My concerns about Jeff Ashton's ability to lead the Ninth Circuit State Attorney's Office aren't based on just the ridiculous Facebook comments by his campaign manager or the campaign's willingness to accept support from shady characters like Doug Guetzloe.
"Even a broken clock is right twice a day," and the Orlando Sentinel hit the nail on the head in their endorsement for Lawson Lamar:
Of course, Ashton knows conviction rates can be misleading. Trying tough cases, as Lamar insists he does, sinks percentages. And while occasionally trying cases could be beneficial for the top prosecutor, it sometimes smacks of a politician wanting to take center stage for a big case.
What's more crucial is having the administrative chops to run an office with 145 attorneys, a $25 million budget and a caseload of nearly 89,000, and that's a primary reason we recommend returning Lamar to office.
That, and our concerns that Ashton favors limiting the public's access to information prior to trials. Florida already has too many public officials who want to weaken the state's open government laws. As messy as the Casey Anthony trial might have been, in the end a jury rendered a verdict that we don't believe was tainted by the publicity. Ashton may not see it that way, but he was on the losing end.
Ashton also would dismantle the team of lawyers tasked with investigating public corruption. While we're not convinced Lamar's unit has done enough over the years, we're certain that dismantling it as Ashton proposes would mean even less focus on official corruption...
...in the end, Lamar is correct when he contends the office couldn't "have the second-highest number of wins at trial in the state of Florida" if it were so poorly managed, as Ashton contends.
The Sentinel recommends keeping Lamar as the Orange-Osceola state attorney.In a follow up post, Sentinel editorial writer Mike Lafferty emphasized the point:
This is an administrative job overseeing a very large government operation. You need someone who serves as an administrator, not a courtroom attorney. Elections supervisors don’t spend their days registering people or working at the polling places. Sheriffs do ride-alongs but don’t spend their days on street patrol. In the private sector, bank presidents don’t work the teller windows and newspaper editors don’t go out and report stories. The state attorney needs to be able to run a large operation. That’s what Lamar has done and Jeff Ashton has not.If the Orlando Sentinel isn't enough to convince you (and that is a completely understandable position!), then let's look at Jeff Ashton's own words in his book about the Casey Anthony trial, Imperfect Justice, to prove the point.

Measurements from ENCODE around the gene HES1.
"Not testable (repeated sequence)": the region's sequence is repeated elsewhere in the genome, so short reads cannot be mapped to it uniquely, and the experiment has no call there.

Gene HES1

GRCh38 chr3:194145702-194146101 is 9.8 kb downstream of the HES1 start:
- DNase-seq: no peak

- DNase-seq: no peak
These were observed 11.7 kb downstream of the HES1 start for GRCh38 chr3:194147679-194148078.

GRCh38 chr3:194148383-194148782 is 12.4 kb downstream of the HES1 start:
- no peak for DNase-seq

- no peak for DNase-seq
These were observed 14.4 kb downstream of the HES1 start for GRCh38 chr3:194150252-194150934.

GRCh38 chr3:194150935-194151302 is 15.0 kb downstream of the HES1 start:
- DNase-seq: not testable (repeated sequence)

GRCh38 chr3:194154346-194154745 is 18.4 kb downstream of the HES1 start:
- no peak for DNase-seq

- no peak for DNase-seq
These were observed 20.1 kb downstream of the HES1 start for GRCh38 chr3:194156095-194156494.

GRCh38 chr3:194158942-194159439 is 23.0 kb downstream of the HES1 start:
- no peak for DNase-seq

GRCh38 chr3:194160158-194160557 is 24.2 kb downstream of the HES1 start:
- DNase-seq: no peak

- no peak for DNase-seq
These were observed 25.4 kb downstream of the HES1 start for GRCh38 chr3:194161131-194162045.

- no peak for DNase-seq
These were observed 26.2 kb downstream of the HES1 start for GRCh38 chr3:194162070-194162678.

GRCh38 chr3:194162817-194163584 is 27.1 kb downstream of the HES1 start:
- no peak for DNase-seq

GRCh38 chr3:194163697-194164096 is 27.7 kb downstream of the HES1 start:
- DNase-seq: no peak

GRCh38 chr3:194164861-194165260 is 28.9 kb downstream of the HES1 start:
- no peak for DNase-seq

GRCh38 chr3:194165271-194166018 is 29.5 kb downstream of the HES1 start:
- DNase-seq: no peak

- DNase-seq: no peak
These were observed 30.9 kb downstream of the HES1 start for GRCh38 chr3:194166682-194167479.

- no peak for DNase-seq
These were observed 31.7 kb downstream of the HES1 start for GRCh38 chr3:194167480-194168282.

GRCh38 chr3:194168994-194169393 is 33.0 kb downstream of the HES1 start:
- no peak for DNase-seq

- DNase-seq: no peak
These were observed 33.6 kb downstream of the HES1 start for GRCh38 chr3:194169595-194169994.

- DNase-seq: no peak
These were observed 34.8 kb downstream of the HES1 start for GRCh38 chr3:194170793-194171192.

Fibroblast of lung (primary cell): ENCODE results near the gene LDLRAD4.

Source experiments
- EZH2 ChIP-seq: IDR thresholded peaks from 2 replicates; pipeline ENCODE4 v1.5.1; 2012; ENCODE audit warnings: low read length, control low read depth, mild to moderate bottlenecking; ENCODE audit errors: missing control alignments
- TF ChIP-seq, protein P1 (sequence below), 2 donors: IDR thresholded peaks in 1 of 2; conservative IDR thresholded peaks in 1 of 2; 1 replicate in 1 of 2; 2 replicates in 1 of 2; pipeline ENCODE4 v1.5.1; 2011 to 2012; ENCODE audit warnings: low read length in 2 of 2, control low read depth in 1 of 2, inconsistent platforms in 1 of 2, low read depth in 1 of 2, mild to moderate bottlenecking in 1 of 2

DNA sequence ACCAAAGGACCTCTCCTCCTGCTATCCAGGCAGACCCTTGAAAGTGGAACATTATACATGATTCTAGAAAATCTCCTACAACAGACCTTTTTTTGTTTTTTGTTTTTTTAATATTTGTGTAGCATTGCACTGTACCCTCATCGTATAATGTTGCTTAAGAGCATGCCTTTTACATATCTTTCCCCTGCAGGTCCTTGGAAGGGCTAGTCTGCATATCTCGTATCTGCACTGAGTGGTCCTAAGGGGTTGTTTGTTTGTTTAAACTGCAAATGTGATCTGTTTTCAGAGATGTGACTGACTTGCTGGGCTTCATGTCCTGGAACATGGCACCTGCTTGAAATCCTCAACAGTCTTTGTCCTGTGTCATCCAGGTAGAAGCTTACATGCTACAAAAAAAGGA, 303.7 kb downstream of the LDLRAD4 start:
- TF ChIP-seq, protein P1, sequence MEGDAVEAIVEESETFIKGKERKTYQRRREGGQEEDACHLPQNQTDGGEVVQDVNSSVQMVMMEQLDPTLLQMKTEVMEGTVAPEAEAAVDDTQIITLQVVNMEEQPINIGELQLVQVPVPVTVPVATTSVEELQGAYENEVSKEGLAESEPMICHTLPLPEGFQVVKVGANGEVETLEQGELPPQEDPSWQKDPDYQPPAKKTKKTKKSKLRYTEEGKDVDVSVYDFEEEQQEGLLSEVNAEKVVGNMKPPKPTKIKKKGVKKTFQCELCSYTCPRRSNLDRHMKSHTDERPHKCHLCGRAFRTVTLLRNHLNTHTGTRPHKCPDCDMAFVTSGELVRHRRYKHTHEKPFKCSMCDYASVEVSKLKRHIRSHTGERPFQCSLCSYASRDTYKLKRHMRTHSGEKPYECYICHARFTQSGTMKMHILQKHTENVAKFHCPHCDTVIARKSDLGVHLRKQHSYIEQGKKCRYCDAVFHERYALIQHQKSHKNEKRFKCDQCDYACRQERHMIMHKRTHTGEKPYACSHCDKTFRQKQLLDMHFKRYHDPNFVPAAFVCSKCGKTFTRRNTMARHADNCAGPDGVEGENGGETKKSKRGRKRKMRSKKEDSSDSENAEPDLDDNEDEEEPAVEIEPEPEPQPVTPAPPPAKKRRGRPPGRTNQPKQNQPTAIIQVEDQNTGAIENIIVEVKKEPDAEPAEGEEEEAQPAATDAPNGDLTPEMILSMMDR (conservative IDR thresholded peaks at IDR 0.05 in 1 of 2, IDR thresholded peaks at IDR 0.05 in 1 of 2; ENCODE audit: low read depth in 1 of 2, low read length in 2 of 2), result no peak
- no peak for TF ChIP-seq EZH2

[Note: Jeff Ashton is the only person involved in the Casey Anthony trial on the prosecution side who sought to profit from the case. Dr. Jan Garavaglia, aka "Dr. G," the medical examiner in the case, donated all proceeds from her TV special to children's charities.]
From the first chapter of Imperfect Justice, Ashton writes about his discussions with Linda Drane Burdick, the lead prosecutor on the case, about being part of the trial team:
I was thrilled to be on Linda's short list, but before either of us could begin to plan anything, office politics had to be negotiated. In 2002, I'd been made a supervisor, leading the juvenile division of the State Attorney's Office. The assignment was supposed to have been a promotion, but I'd hated it. I missed trial work, and the following year I asked to return to the felony trial branch. Even though I had founded the homicide division in 1990, I was no longer a member of that department and could not move back. Instead, I was now tucked away in the trial division, even though I had twenty-eight years of service, an unblemished record, and a near-perfect conviction rate. After some difficulties with supervisors, I'd earned an unwarranted reprimand and had been informed I was not a team player...Ashton clearly loves trial work, and I do think that he does have some commendable results on his resume. However, the issue is not whether Ashton has adequate skills in a courtroom, but rather whether he has the skills needed to effectively manage the State Attorney's Office. I have yet to see anything that reassures me that he does.
This book was written by Ashton, and I think it's safe to assume that he tried to put things in the light most favorable to him. But in this passage, and in several others throughout the book, Ashton admits to problems getting along with his co-workers and resentment towards his supervisors. He got a promotion, but "hated it," he didn't like the division to which he was assigned, he was unappreciated and "tucked away" by people who failed to appreciate his brilliance, etc. Of course, Ashton has to characterize any reprimands as "unwarranted" - ask any schoolchild who had to serve detention, and they will always respond that the teacher was being "mean" or "unfair."
Most telling is Ashton's admission that the one time he was in a management position at the State Attorney's Office, he "hated it" and demanded a transfer.
The same guy who "hated" managing one division at the State Attorney's Office and couldn't even stick it out for a year, is now asking Central Florida voters to put him in charge of the entire office.
We can do better than this nonsense. I encourage my readers to reject Ashton's chip-on-his-shoulder campaign, and re-elect Lawson Lamar.
Learn more about Lawson Lamar at www.OurStateAttorney.com.